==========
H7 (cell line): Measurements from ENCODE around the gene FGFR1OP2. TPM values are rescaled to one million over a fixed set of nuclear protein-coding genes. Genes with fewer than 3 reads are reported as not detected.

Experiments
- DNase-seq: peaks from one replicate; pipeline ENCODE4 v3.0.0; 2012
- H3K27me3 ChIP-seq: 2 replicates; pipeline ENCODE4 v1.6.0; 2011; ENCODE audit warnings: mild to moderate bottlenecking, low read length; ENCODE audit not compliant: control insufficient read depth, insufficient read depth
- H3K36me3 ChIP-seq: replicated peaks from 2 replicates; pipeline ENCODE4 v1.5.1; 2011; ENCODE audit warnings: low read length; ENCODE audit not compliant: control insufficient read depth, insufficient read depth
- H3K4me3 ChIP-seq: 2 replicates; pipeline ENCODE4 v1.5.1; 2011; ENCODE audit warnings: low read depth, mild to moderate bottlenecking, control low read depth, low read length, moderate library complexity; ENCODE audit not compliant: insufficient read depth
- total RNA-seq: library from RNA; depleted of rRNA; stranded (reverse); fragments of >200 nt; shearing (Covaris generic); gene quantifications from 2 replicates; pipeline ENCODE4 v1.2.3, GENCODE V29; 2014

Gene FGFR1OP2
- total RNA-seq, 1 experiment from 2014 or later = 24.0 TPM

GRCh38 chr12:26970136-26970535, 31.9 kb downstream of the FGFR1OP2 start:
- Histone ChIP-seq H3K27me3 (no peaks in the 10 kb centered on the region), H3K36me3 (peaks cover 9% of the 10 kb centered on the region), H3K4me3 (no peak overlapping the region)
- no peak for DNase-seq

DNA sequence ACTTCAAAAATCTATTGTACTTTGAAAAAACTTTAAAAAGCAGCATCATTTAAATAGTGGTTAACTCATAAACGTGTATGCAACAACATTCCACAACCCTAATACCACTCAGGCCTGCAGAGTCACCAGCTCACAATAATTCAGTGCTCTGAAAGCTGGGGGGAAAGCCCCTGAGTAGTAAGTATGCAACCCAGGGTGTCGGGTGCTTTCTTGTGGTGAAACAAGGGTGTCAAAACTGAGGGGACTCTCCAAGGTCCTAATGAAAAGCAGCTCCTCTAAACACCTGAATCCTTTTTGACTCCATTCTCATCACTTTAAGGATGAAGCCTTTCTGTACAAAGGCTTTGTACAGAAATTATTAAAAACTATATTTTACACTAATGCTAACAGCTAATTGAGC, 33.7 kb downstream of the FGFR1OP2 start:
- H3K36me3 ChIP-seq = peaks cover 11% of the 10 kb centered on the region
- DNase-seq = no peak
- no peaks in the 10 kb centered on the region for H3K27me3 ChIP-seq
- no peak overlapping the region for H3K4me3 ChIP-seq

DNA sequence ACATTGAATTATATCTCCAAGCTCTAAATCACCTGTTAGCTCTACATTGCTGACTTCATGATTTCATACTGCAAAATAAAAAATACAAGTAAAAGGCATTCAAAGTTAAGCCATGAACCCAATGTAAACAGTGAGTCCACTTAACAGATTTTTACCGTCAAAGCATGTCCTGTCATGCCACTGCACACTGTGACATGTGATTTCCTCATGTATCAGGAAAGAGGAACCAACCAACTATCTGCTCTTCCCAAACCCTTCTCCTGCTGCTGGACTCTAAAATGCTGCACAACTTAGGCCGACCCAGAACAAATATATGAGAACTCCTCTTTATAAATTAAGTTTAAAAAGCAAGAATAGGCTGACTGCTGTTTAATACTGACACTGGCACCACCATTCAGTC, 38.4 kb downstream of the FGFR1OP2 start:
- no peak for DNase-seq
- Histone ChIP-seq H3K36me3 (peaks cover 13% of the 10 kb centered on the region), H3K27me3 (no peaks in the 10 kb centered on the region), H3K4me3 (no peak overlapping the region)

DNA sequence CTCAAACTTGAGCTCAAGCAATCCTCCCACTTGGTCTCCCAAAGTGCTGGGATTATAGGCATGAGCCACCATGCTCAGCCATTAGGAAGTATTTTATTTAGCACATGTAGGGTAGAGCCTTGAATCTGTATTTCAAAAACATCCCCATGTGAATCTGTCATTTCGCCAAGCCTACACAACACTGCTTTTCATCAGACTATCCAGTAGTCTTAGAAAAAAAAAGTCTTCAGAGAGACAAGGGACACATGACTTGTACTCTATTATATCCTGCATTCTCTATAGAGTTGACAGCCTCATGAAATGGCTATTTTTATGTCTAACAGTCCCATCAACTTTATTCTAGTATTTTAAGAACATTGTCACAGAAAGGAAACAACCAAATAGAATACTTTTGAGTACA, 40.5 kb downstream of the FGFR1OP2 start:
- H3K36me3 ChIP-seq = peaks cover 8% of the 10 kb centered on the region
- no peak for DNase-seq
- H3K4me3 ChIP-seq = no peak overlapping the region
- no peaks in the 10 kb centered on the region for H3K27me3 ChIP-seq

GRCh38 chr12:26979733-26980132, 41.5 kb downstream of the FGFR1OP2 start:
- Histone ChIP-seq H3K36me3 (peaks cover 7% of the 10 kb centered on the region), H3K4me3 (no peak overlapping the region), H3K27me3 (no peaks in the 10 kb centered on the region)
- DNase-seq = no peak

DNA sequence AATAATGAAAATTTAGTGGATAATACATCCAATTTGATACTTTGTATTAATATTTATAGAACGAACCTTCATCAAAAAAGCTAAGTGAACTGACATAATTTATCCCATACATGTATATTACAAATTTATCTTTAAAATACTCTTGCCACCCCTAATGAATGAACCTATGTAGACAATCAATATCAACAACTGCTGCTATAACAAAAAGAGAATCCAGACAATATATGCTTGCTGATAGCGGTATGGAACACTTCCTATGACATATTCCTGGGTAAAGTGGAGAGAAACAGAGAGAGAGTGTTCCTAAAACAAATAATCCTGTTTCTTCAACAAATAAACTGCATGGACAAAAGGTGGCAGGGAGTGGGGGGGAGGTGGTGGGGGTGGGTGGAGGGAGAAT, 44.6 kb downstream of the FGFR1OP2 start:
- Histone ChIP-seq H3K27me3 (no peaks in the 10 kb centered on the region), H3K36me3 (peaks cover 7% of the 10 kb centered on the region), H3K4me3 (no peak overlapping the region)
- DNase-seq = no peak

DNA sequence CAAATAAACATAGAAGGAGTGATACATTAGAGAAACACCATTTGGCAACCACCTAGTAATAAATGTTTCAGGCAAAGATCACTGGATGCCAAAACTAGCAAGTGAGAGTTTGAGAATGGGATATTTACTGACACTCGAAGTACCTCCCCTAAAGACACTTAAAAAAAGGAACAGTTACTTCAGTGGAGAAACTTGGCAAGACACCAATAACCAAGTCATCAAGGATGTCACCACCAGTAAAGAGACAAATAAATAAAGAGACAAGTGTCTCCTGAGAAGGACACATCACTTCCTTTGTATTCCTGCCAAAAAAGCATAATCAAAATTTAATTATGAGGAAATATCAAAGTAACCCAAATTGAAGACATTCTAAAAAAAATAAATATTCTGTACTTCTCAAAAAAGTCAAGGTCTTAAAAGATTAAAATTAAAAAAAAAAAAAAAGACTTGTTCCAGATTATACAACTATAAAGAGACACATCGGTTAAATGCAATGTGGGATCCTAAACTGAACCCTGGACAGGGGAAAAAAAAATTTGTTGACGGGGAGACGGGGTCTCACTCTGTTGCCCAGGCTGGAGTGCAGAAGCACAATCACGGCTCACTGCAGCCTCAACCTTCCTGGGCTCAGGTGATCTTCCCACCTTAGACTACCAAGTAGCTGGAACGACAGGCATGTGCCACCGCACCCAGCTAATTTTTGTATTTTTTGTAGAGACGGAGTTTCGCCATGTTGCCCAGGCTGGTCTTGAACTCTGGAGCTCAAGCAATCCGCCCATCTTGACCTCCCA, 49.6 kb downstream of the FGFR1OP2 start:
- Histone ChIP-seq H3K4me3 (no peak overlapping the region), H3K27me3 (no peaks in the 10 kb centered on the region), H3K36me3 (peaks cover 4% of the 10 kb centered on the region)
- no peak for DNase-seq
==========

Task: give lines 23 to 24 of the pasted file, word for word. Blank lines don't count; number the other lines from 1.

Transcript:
- no peak for DNase-seq
- H3K4me3 ChIP-seq = no peak overlapping the region